How do businesses steer clear of major risks, and stay on the up side of profit? You’d have to ask a financial manager! They keep a constant eye on operational costs, and evaluate the financial strengths and weaknesses of a company’s interests. Most financial managers work at a high level, advising top executives in an organization on broad decisions for its future. Being well-versed in legal requirements and current market trends gives them insight into how their organization can expand and acquire new assets, and where they could cut costs. Minimizing loss and damages is a major focus in this role, so they must understand what factors pose a risk to their organization’s success, and track them carefully. These managers review a lot of data and many reports, and use that information to propose new strategies to leaders. At the same time, like other managers, they hire and supervise employees. Financial managers usually have a bachelor’s degree in finance, business administration, or economics. Increasingly, employers choose candidates with a master’s degree or higher. Overseeing the finances of an organization is a challenging job, but financial managers make it all add up.
What they do:
Plan, direct, or coordinate accounting, investing, banking, insurance, securities, and other financial activities of a branch, office, or department of an establishment.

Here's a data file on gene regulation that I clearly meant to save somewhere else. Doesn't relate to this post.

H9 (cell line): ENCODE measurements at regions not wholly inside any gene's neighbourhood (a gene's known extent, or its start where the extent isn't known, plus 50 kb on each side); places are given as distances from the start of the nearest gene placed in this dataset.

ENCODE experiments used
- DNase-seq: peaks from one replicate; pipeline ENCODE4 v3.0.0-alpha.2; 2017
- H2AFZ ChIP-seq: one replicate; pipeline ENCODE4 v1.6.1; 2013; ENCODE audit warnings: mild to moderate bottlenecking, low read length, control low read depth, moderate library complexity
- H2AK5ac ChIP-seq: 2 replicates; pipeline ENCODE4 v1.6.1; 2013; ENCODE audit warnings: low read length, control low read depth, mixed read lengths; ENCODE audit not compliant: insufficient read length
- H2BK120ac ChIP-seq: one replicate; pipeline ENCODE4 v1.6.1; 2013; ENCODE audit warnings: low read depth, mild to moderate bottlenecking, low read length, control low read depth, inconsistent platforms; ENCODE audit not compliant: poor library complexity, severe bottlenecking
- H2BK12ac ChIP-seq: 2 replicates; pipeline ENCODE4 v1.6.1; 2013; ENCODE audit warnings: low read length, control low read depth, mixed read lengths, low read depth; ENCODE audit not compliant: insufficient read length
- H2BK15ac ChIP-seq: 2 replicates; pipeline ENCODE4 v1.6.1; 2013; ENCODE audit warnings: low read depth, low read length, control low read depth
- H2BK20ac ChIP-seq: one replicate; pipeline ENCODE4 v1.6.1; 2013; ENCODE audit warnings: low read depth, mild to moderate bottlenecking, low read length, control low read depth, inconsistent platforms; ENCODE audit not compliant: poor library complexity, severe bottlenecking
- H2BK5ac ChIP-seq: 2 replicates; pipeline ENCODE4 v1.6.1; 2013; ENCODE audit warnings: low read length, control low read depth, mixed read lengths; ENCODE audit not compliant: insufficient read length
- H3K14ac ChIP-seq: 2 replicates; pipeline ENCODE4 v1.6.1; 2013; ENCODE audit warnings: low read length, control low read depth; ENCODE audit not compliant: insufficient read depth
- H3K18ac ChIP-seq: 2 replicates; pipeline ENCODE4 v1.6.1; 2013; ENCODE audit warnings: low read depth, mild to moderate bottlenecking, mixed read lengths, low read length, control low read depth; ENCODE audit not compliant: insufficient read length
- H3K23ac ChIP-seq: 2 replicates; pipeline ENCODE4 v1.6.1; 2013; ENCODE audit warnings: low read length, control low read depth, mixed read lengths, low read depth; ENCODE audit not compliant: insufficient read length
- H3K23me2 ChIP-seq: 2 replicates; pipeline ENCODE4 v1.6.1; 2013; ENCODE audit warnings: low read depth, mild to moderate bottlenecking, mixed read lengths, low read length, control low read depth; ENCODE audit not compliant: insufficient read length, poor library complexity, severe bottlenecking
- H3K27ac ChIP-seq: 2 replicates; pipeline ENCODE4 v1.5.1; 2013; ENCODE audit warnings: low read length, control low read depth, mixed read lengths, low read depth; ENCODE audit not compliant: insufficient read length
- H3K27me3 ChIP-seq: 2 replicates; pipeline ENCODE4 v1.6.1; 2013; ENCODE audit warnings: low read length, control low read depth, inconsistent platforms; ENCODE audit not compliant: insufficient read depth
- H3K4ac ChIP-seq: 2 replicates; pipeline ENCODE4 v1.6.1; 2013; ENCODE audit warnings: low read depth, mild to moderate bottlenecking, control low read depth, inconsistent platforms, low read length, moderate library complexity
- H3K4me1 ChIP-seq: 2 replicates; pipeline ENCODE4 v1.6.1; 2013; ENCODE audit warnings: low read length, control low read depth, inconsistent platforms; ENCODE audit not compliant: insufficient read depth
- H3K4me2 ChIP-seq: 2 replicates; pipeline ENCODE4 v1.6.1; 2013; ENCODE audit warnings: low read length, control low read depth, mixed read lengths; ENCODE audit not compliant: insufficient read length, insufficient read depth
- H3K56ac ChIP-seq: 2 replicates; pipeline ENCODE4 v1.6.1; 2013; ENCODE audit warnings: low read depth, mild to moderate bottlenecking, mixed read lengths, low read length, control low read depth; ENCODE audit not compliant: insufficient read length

On the job, you would:
Establish and maintain relationships with individual or business customers or provide assistance with problems these customers may encounter.
Plan, direct, or coordinate the activities of workers in branches, offices, or departments of establishments, such as branch banks, brokerage firms, risk and insurance departments, or credit departments.
Recruit staff members.
accounting and economics
Math and Science
arithmetic, algebra, geometry, calculus, or statistics
Arts and Humanities
Safety and Government
law and government
keeping track of how well people and/or groups are doing in order to make improvements
listening to others, not interrupting, and asking good questions
noticing a problem and figuring out the best way to solve it
changing what is done based on other people's actions
understanding people's reactions
communicate by speaking
listen and understand what people say
Ideas and Logic
notice when problems happen
use rules to solve problems
choose the right type of math to solve a problem
add, subtract, multiply, or divide
remember words, numbers, pictures, or steps
People interested in this work like activities that include leading, making decisions, and business.
They do well at jobs that need:
Attention to Detail
You might use software like this on the job:
Enterprise resource planning ERP software
Data base user interface and query software
Data entry software
Accounts receivable software
Get started on your career:
New job opportunities are very likely in the future.